“The problem with that is that if you say yes to one guy and you go down there, you end up doing six or eight of them,” former Maryland coach Gary Williams said a few years ago after having been corralled. “You don’t want to be a bad guy and say no but if you say yes, you’re done for an hour — at least.”
Williams is one former coach not reveling in being here. In fact, on Thursday he wasn’t here; he was home playing golf. He was planning to fly down Friday to meet his obligations for the Big Ten Network and to do some work in his role as a fundraiser for Maryland.
“Honestly, if I didn’t have work to do I wouldn’t go,” he said. “I did it for a lot of years. After a while it feels like you’re seeing the same faces doing the same things and saying the same things to one another.
“Hey Coach, great year. Or, hey Coach, tough year.”
In fact, that is the universal greeting for those still winning and losing games. That’s followed by a story about getting a player or losing a player and, inevitably, the ritual exchange of rumors.
Thursday, there was very little on the rumor mill. Ohio University Coach John Groce was taking the Illinois job. Southern Illinois had surprised most people by not hiring former coach Bruce Weber and hiring ex-Missouri State coach Barry Hinson instead.
And then there was Larry Brown. The 71-year-old ex-everywhere coach had floated his own name a day earlier as a possible candidate for the vacant Southern Methodist job. Years ago, Brown often told friends that he thought his last job would be as a high school coach. While no one doubted Brown’s sincerity when he made the comment, few thought it likely that would be Brown’s last stop.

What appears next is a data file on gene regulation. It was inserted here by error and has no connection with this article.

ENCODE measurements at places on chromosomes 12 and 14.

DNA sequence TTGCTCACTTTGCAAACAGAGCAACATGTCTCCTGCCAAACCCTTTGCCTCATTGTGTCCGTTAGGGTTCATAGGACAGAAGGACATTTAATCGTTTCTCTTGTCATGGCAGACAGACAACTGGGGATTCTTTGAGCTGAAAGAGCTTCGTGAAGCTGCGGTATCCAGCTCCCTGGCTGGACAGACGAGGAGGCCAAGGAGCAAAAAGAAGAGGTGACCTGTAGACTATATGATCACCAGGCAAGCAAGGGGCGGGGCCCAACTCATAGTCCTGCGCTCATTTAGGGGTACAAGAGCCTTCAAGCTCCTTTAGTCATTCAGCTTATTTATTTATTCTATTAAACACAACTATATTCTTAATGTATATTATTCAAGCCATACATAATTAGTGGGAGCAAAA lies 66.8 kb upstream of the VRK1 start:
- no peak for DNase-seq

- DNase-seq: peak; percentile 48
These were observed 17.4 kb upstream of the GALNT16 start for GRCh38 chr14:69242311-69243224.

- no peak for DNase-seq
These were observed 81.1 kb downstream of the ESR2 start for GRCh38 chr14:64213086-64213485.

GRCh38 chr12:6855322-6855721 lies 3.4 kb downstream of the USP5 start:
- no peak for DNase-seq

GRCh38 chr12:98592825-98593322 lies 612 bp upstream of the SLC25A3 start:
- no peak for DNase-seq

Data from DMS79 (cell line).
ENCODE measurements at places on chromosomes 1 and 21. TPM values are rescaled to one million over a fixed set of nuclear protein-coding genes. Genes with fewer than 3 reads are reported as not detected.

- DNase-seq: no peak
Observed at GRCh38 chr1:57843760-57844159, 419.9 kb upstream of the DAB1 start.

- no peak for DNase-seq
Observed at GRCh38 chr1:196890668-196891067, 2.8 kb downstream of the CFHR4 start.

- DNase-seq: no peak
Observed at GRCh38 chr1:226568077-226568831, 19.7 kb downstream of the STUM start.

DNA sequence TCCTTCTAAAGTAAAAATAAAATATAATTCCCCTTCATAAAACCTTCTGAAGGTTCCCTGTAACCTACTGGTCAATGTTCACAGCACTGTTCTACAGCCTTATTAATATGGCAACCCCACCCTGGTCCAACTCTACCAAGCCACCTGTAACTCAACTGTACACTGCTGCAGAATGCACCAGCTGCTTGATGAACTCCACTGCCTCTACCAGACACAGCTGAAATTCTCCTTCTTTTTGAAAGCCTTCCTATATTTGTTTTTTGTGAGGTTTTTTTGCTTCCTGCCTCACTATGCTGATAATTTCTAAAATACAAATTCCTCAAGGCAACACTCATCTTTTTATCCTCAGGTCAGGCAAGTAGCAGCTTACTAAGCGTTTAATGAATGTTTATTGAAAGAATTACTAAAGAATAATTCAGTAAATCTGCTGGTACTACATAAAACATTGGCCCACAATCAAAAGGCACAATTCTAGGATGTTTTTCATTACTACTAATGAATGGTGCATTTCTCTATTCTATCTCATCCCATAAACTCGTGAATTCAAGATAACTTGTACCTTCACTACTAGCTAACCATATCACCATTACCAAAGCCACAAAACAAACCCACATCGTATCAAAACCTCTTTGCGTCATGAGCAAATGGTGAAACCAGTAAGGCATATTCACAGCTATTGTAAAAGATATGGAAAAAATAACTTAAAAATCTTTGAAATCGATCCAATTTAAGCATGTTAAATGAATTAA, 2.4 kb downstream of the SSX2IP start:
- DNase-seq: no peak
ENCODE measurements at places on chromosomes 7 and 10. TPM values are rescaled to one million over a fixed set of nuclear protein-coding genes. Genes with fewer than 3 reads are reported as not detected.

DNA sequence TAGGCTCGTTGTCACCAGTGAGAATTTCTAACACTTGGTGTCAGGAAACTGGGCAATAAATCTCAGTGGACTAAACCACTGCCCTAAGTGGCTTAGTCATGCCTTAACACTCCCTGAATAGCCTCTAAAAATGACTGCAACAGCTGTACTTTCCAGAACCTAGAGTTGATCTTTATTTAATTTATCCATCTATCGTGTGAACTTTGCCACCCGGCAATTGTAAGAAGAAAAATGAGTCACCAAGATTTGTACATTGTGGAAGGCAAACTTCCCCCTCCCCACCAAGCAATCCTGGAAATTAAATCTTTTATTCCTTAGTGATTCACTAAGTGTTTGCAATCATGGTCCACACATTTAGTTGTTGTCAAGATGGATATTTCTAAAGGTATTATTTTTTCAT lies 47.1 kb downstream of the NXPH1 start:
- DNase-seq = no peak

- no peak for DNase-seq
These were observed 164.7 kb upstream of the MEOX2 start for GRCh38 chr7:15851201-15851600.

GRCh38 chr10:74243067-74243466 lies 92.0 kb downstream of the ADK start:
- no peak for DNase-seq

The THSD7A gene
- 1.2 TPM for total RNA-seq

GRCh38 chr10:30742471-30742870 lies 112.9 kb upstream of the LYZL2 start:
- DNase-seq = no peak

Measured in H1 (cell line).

“There aren’t a lot of high school jobs that pay $10 million a year,” Duke Coach Mike Krzyzewski joked when he first heard the story.
Krzyzewski wasn’t here on Thursday either. He will be arriving Friday afternoon for NABC meetings and a corporate speech. He will be gone by the time the ball goes into the air at the Superdome on Saturday evening.
His time spent in the lobby will be considerably lower than Thompson’s. When VCU Coach Shaka Smart walked by carrying his 6-month-old daughter in a baby carrier, Thompson waved a hand at him.
“Shaka, be careful,” he said. “You need to keep moving. There are too many reporters around here.”
Actually there weren’t many reporters around. There weren’t even that many coaches. Times have changed.
For John Feinstein’s previous columns, go to washingtonpost.com/feinstein. For more by the author, visit his blog at www.feinsteinonthebrink.com.